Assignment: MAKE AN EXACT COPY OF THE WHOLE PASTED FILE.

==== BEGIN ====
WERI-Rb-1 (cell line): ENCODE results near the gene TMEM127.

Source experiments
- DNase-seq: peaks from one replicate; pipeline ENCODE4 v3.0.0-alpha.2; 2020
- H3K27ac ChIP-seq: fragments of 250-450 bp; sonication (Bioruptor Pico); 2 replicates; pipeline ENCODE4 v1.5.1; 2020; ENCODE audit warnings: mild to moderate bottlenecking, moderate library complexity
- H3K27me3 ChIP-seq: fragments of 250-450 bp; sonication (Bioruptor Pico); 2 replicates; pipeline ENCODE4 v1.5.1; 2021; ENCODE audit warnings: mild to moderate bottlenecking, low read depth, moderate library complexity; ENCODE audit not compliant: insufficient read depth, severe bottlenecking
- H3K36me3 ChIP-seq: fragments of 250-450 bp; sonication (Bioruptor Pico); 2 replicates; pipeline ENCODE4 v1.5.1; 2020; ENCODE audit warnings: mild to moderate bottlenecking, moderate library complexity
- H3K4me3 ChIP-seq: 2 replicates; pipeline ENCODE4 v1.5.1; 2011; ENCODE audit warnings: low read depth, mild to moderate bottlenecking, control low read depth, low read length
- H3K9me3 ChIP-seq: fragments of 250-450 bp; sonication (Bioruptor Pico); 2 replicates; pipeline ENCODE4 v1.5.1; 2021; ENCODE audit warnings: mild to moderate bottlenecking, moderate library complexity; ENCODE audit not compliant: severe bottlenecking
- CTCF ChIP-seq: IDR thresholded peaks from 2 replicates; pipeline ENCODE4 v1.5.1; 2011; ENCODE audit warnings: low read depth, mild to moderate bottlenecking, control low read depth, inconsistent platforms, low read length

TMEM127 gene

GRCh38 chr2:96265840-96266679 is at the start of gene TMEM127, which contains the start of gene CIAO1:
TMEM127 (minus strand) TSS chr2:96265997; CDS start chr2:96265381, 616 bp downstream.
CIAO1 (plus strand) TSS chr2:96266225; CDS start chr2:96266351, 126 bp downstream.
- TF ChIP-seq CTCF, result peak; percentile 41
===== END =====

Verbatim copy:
WERI-Rb-1 (cell line): ENCODE results near the gene TMEM127.

Source experiments
- DNase-seq: peaks from one replicate; pipeline ENCODE4 v3.0.0-alpha.2; 2020
- H3K27ac ChIP-seq: fragments of 250-450 bp; sonication (Bioruptor Pico); 2 replicates; pipeline ENCODE4 v1.5.1; 2020; ENCODE audit warnings: mild to moderate bottlenecking, moderate library complexity
- H3K27me3 ChIP-seq: fragments of 250-450 bp; sonication (Bioruptor Pico); 2 replicates; pipeline ENCODE4 v1.5.1; 2021; ENCODE audit warnings: mild to moderate bottlenecking, low read depth, moderate library complexity; ENCODE audit not compliant: insufficient read depth, severe bottlenecking
- H3K36me3 ChIP-seq: fragments of 250-450 bp; sonication (Bioruptor Pico); 2 replicates; pipeline ENCODE4 v1.5.1; 2020; ENCODE audit warnings: mild to moderate bottlenecking, moderate library complexity
- H3K4me3 ChIP-seq: 2 replicates; pipeline ENCODE4 v1.5.1; 2011; ENCODE audit warnings: low read depth, mild to moderate bottlenecking, control low read depth, low read length
- H3K9me3 ChIP-seq: fragments of 250-450 bp; sonication (Bioruptor Pico); 2 replicates; pipeline ENCODE4 v1.5.1; 2021; ENCODE audit warnings: mild to moderate bottlenecking, moderate library complexity; ENCODE audit not compliant: severe bottlenecking
- CTCF ChIP-seq: IDR thresholded peaks from 2 replicates; pipeline ENCODE4 v1.5.1; 2011; ENCODE audit warnings: low read depth, mild to moderate bottlenecking, control low read depth, inconsistent platforms, low read length

TMEM127 gene

GRCh38 chr2:96265840-96266679 is at the start of gene TMEM127, which contains the start of gene CIAO1:
TMEM127 (minus strand) TSS chr2:96265997; CDS start chr2:96265381, 616 bp downstream.
CIAO1 (plus strand) TSS chr2:96266225; CDS start chr2:96266351, 126 bp downstream.
- TF ChIP-seq CTCF, result peak; percentile 41